I sometimes re-write that day in my head…thinking of how differently that lunch could have been if my confidence would have been firmly planted in how God defines me, instead of in how I defined me. I wouldn’t have been embarrassed to serve them. Jesus certainly wasn’t embarrassed to serve or afraid of being remembered as a “feet-washer”. What if I would have greeted them confidently because I knew I was more than a waitress. What if I would have asked them about their lives and families? Instead of being so worried about what they were thinking about mine? What if I would have been an expression of Gods love to them? Maybe if my eyes would have been on Jesus, instead of on me, then maybe they would have felt blessed by me instead of sorry for me.

Our willingness to receive God’s love and then be a vessel to extend it out to others will quite naturally bring us to our knees. No task will be too menial, no act of service too low. If we can just begin to grasp God’s love, it will motivate us to serve others. God will give us the supernatural strength to love and serve, just as He did.


  • Do you struggle with defining yourself by what others think? What would happen if you focused on how others might need Jesus? What impact could this have on those around you?
  • Is it sometimes hard to serve others because it feels “beneath” us, or our qualifications? How can this account of Jesus washing His disciples’ feet help combat those feelings of self-righteousness or pride?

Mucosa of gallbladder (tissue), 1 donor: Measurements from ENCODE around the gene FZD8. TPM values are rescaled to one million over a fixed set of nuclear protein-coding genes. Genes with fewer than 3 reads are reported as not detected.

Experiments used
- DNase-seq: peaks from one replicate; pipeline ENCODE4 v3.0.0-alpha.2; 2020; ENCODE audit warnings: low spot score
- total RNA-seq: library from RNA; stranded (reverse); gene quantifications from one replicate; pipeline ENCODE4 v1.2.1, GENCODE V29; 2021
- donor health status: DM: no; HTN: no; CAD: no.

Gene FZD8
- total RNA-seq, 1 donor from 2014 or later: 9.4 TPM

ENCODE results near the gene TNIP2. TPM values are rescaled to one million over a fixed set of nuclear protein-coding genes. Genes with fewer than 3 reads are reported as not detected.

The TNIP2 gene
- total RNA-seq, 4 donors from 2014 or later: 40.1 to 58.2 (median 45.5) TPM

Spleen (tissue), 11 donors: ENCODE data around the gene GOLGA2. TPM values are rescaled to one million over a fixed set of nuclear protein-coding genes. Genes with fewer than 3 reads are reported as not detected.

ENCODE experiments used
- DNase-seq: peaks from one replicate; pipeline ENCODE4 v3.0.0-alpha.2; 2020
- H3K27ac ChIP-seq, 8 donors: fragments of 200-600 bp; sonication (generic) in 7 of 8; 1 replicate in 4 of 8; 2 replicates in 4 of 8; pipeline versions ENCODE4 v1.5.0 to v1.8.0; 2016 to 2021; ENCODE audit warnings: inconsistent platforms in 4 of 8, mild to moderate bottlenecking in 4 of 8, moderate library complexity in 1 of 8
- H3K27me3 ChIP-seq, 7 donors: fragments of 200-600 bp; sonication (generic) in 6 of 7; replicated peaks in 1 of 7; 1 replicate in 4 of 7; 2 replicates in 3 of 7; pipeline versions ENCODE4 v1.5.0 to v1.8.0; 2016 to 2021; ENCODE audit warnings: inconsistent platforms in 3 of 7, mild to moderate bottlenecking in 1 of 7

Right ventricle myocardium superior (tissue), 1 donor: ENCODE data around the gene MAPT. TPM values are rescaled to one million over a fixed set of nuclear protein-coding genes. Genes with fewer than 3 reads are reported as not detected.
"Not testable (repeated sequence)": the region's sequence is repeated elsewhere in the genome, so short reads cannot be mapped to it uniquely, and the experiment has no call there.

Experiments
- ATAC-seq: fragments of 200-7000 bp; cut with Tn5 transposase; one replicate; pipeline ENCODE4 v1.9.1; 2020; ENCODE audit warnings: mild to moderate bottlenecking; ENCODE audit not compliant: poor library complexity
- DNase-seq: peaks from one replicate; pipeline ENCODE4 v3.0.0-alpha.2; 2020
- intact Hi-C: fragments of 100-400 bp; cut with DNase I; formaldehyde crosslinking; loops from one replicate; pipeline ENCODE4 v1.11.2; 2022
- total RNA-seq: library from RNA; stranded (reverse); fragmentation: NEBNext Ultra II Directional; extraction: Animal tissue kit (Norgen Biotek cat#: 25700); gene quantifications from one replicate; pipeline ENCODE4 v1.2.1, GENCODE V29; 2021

• Is there an area of your life that has not gone as you maybe hoped? How can placing your identity in Christ, or helping someone else do this, impact a confidence level- even if circumstances stay the same?



Father, thank you for sending Jesus as the perfect representation of who You are. Thank you for your goodness, your kindness, your willingness to go low and serve. We know we don’t deserve to have ourselves cleansed by You, and yet You delight in doing this. Please help us to fulfill your command to follow your example. Help us to love each other so that Your love is made complete in us. When our eyes are stuck on ourselves, bring them back to you. Help us to remember why we are here- not to have worldly success, but to bring your kingdom to earth. Your kingdom is upside-down to us— it doesn’t work when we try it on our own. We need your grace, your strength, your love acting through us. Please help us to serve and love others as freely as You have served and loved us. In Jesus’ name, Amen.



Elizabeth Oschwald
Elizabeth Oschwald
I’m Elizabeth, wife to an industrious, handsome fixer-upper {I mean…he fixes things, not he needs to be fixed} and Mom/Stepmom {a.k.a. Imma} to 6 amazing kids. I homeschool the ones I hatched myself, and we live on our family farm in central Illinois. I love to write about our real-life experiences, how Jesus is in everything, and how God can redeem even the biggest messes in the most beautiful, unexpected (and very Brady) ways. You can read more about my crazy crew at!

Comments are closed.

Pin It on Pinterest